Wharfedale Diamond 11.1 loudspeaker

hfnoutstanding.pngNot the diddiest of the new Diamonds, but can the smart-looking 11.1 live up to its heritage?

The highly competitive British budget speaker market has long been a thing of wonder – or should that be bafflement? – for overseas observers. For many years, all the major players in the industry vied to squeeze maximum sales appeal out of boxes designed to sell for around £100 a pair, with each successful debut instantly setting itself up as the brightly-lit target for its near rivals.

While this cut-throat arena certainly came up with some cracking designs over the years, and brought budget-conscious buyers serious value, fortunately for the corporate bean-counters the battle has rather come to its senses, and prices have crept up. So it is that the latest versions of the Wharfedale Diamond – the speaker arguably responsible for kicking off this whole melee decades ago – start from £160, while the Diamond 11.1 seen here is £270, available like the rest of the range in black, white, walnut or rosewood finishes.

A Significant Role
As you can read in the Diamond Days Sidebar, the first Diamond speaker appeared 32 years ago, and so has played a significant part in the company's 86-year history, not to mention defining a sector in the speaker market with its diminutive dimensions and high standard of performance.

The 11 series models are far removed from that initial, rather simple little speaker, not least because 'Diamond' now encompasses a whole range, in curvaceous cabinets. But the intention is the same – affordable speakers able to deliver a fulfilling musical experience.

The latest Diamond range was announced at the High End Show in Munich earlier in 2017, and runs to no fewer than eight models. There are three standmount designs, kicking off with the diminutive Diamond 11.0, and a trio of floorstanders running from the 2.5-way 11.3, at just shy of £600, up to the three-way 11.5, which will give you 5p change from £1000.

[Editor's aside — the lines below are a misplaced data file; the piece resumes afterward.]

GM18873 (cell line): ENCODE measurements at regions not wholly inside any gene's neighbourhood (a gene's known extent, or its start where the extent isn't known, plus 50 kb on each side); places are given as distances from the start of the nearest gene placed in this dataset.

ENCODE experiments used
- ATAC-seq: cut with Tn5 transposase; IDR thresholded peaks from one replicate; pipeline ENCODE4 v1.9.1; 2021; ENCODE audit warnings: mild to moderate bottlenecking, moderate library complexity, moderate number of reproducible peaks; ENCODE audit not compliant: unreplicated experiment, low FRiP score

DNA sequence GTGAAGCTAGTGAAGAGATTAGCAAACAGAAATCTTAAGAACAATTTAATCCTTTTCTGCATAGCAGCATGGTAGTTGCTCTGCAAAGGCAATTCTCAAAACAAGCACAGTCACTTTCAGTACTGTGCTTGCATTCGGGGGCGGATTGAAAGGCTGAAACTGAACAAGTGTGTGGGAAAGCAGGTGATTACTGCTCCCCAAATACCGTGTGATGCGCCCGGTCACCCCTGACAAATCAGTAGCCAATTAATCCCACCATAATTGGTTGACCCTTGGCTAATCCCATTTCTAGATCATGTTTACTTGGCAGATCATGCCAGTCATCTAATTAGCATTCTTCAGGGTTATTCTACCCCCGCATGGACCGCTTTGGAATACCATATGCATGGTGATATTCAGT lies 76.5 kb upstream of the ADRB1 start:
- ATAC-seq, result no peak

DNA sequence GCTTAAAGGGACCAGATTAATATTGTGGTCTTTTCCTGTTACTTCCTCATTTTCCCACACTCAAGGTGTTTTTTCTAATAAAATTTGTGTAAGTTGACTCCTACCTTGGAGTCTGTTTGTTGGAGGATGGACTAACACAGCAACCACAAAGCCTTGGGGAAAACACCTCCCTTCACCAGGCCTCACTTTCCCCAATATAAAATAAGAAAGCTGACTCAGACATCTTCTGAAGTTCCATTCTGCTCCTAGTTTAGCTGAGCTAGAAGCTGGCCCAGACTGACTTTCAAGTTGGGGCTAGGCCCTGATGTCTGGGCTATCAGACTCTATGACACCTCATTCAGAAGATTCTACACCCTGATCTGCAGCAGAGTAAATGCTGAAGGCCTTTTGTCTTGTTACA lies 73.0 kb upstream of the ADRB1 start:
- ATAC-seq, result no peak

Consistent across the lineup is the company's new 25mm textile soft-dome tweeter, using what's described as an 'oversized' ceramic magnet assembly, a copper cap for flux control and a fibre-filled chamber behind the driver for damping of rearward radiation. Wharfedale explains that this design takes the tweeter's resonant frequency down below 800Hz, increasing linearity through the operating range while also allowing the driver to make a contribution to the speakers' midband output.

The Diamond 11s' mid/bass drivers, or mid and bass drivers where fitted, are a yellow woven Kevlar cone design, varying in size between the models. In the 11.1 it's a 130mm unit, while the little 11.0 makes do with a 100mm driver and sizes go up to the brace of 200mm dedicated bass units in the Diamond 11.5.

The combination of a tweeter with a damping chamber behind it and a yellow woven Kevlar mid/bass driver may have a certain familiarity about it... However, Wharfedale's engineers, under Director of Acoustic Design Peter Comeau, have further refined the larger driver with a progressive suspension system combining a lightweight foamed surround and a long-throw voice coil, while the cone, as found in previous Diamond ranges, is treated to match this new suspension, avoiding midrange cancellations caused by reflections from the surround. Again, a hefty magnet is used in the motor of these drivers, and the chassis has a ribbed design for extra rigidity and strength.

Refined Slot Loading
Tuning for the bass section is provided by Wharfedale's distributed port, which uses a vertical tube, flared at both ends to promote airflow and avoid 'chuffing', to feed a slot aperture at the base of the cabinet. First seen in the 2012 Diamond 100 speaker, and designed for smoother, more extended bass reinforcement, this slot-loading system has been refined over the past five years. Completing the package is that curved-wall cabinet, 31cm tall and built along with the drive units in the massive Shenzhen manufacturing complex of Wharfedale parent IAG. It uses a multi-layer sandwich of different wood derivatives, braced at critical points, and filled with a fibre lining that allows Wharfedale to claim a marked suppression of resonances [see Lab Report].

Good quality single-wire terminals are provided on the Diamond 11.1 speakers, with the crossover mounted to the terminal panel, and grilles with hidden magnetic fixings are supplied should you wish to use them.

Shenzhen, China
Supplied by: International Audio Group Ltd
01480 447700